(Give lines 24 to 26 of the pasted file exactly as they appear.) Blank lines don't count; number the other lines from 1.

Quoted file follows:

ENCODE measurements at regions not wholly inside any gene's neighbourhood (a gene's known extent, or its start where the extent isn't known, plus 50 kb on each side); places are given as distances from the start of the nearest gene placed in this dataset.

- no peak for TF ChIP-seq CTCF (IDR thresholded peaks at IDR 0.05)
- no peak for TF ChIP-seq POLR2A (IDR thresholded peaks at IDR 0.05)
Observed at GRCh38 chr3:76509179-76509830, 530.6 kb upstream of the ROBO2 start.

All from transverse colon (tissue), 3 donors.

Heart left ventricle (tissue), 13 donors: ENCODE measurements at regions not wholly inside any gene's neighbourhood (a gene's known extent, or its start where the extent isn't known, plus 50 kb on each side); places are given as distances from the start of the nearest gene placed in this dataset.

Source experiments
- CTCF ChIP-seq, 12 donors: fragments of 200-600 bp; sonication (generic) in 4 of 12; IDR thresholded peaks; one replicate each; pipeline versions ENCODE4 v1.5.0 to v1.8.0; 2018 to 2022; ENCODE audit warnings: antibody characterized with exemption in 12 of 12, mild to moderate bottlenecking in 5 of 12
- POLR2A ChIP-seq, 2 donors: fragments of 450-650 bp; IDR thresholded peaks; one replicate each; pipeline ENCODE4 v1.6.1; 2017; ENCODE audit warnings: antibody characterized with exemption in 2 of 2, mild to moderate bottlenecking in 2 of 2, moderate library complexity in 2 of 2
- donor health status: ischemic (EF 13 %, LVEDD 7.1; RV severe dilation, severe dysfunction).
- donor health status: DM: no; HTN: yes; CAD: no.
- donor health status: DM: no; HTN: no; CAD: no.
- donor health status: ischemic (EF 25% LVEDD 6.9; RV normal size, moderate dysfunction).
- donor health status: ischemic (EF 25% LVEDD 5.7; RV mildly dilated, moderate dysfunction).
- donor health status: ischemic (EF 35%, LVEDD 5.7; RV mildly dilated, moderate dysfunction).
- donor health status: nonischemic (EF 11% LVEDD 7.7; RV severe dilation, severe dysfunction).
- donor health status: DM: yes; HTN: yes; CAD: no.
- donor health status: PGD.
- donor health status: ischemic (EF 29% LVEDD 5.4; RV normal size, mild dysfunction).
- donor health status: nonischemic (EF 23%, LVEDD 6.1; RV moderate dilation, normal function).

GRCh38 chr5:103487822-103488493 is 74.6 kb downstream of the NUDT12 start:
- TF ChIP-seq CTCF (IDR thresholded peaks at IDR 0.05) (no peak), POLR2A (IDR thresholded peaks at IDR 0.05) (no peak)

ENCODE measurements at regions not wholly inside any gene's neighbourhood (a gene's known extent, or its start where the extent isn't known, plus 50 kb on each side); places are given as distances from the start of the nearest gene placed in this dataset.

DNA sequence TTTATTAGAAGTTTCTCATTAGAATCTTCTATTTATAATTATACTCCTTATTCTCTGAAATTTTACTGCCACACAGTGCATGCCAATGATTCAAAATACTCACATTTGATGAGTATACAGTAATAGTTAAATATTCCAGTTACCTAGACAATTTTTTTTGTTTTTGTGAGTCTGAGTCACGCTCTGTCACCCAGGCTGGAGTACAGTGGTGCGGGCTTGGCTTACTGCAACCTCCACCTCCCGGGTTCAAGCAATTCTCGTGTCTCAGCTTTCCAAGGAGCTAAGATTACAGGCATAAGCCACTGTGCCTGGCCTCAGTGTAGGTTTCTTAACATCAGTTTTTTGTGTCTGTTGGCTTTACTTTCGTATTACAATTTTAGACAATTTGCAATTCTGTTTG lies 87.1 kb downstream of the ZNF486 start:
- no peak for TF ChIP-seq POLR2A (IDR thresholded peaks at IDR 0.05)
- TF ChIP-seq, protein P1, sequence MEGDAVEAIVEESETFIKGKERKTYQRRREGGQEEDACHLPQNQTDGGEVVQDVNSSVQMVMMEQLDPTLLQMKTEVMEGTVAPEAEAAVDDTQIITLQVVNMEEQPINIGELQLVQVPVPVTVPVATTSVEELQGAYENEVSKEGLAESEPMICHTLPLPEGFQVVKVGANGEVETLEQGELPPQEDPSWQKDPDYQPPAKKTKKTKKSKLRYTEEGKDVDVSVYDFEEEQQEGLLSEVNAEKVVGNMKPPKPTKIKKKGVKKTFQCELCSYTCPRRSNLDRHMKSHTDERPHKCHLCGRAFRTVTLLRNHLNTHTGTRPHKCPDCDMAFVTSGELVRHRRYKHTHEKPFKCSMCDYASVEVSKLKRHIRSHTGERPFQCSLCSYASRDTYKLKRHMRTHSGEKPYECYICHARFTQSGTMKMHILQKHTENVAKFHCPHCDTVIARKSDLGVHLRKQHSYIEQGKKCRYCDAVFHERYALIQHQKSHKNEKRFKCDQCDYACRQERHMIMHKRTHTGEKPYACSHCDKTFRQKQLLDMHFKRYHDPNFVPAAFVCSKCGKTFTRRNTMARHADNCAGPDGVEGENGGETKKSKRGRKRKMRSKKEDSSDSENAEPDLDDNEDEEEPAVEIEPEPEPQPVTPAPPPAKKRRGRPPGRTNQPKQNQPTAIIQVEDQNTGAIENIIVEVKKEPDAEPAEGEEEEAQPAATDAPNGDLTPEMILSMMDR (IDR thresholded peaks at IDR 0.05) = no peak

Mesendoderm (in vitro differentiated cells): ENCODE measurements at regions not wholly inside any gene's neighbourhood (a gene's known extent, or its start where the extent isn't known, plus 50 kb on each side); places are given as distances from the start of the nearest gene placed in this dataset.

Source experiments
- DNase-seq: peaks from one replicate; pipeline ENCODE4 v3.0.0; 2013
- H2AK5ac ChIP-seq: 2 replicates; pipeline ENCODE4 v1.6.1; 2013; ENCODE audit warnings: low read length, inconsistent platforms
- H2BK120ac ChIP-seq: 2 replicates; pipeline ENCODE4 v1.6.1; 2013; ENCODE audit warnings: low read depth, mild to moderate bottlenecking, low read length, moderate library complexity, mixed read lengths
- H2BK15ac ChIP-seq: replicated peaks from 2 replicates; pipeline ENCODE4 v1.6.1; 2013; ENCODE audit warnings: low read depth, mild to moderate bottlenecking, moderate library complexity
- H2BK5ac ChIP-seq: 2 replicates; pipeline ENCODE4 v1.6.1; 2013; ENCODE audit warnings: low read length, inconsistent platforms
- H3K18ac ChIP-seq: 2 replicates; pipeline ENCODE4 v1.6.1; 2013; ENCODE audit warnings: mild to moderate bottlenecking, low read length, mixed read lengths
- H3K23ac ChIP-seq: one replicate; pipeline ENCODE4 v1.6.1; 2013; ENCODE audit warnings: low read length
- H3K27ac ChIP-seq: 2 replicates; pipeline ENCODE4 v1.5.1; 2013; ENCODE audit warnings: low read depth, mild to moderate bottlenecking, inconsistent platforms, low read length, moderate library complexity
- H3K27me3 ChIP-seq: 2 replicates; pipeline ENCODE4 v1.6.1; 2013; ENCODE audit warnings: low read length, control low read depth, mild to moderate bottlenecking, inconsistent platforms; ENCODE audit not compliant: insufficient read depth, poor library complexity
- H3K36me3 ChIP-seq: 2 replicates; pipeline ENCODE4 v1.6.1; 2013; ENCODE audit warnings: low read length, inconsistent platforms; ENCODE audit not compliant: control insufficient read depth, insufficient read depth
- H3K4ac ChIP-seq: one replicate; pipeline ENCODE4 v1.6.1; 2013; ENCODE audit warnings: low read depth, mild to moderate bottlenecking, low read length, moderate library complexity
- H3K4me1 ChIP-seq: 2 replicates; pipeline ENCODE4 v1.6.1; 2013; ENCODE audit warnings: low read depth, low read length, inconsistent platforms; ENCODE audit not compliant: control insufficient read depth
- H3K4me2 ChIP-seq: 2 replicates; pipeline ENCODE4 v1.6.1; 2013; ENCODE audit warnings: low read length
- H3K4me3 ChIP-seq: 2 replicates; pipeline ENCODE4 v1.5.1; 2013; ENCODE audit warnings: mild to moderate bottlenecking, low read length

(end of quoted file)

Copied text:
DNA sequence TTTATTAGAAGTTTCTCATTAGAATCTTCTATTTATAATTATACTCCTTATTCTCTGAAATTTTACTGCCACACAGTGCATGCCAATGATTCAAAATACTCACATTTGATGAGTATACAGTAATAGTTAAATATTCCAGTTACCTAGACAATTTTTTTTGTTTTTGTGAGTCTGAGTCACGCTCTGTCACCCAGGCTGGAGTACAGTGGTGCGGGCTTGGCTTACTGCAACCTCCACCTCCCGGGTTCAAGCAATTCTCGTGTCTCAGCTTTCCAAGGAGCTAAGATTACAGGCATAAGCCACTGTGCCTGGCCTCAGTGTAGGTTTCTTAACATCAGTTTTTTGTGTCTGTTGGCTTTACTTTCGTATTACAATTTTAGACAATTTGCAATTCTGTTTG lies 87.1 kb downstream of the ZNF486 start:
- no peak for TF ChIP-seq POLR2A (IDR thresholded peaks at IDR 0.05)
- TF ChIP-seq, protein P1, sequence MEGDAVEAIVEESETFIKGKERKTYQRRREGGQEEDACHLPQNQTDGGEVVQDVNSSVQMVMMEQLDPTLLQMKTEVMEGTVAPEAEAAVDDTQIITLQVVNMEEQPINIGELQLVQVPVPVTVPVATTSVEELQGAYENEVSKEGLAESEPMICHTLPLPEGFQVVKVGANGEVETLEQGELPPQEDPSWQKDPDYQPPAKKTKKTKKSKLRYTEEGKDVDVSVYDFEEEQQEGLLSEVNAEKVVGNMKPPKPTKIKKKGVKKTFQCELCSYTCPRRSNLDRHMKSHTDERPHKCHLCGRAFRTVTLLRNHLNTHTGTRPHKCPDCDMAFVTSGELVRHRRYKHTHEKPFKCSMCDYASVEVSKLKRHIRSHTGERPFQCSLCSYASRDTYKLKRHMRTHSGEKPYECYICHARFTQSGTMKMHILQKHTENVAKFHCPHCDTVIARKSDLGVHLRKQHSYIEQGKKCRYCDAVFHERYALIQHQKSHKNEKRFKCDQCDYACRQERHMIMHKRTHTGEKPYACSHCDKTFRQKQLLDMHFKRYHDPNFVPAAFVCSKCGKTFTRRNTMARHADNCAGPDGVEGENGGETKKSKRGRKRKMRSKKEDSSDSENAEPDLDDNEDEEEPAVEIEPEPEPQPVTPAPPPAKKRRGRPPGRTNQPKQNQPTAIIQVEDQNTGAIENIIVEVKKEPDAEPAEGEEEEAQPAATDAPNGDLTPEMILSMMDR (IDR thresholded peaks at IDR 0.05) = no peak